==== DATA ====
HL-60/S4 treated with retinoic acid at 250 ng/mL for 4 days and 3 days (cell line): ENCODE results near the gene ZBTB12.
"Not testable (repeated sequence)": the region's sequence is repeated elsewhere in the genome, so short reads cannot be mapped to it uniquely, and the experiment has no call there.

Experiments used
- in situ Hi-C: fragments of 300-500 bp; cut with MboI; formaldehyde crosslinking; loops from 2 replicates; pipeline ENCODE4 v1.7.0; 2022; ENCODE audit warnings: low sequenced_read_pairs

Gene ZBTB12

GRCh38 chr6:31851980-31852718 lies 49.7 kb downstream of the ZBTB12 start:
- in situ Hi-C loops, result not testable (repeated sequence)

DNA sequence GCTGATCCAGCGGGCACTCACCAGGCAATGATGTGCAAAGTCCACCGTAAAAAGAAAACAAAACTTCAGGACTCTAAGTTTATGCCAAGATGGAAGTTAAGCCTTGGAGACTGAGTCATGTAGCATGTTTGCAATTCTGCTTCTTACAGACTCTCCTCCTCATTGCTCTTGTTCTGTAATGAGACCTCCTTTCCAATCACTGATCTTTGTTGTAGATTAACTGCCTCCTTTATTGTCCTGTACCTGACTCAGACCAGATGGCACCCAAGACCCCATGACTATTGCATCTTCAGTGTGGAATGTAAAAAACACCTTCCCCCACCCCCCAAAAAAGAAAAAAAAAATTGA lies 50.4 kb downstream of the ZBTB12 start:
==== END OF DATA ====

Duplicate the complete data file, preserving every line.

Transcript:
HL-60/S4 treated with retinoic acid at 250 ng/mL for 4 days and 3 days (cell line): ENCODE results near the gene ZBTB12.
"Not testable (repeated sequence)": the region's sequence is repeated elsewhere in the genome, so short reads cannot be mapped to it uniquely, and the experiment has no call there.

Experiments used
- in situ Hi-C: fragments of 300-500 bp; cut with MboI; formaldehyde crosslinking; loops from 2 replicates; pipeline ENCODE4 v1.7.0; 2022; ENCODE audit warnings: low sequenced_read_pairs

Gene ZBTB12

GRCh38 chr6:31851980-31852718 lies 49.7 kb downstream of the ZBTB12 start:
- in situ Hi-C loops, result not testable (repeated sequence)

DNA sequence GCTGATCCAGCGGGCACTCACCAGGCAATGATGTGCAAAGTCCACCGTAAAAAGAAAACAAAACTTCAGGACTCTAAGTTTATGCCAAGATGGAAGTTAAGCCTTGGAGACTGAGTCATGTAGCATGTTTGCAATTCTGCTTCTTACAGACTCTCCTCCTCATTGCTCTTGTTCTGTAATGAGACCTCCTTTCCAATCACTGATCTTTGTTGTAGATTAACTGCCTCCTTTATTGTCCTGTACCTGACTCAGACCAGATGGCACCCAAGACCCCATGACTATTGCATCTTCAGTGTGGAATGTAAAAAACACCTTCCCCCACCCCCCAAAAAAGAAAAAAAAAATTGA lies 50.4 kb downstream of the ZBTB12 start: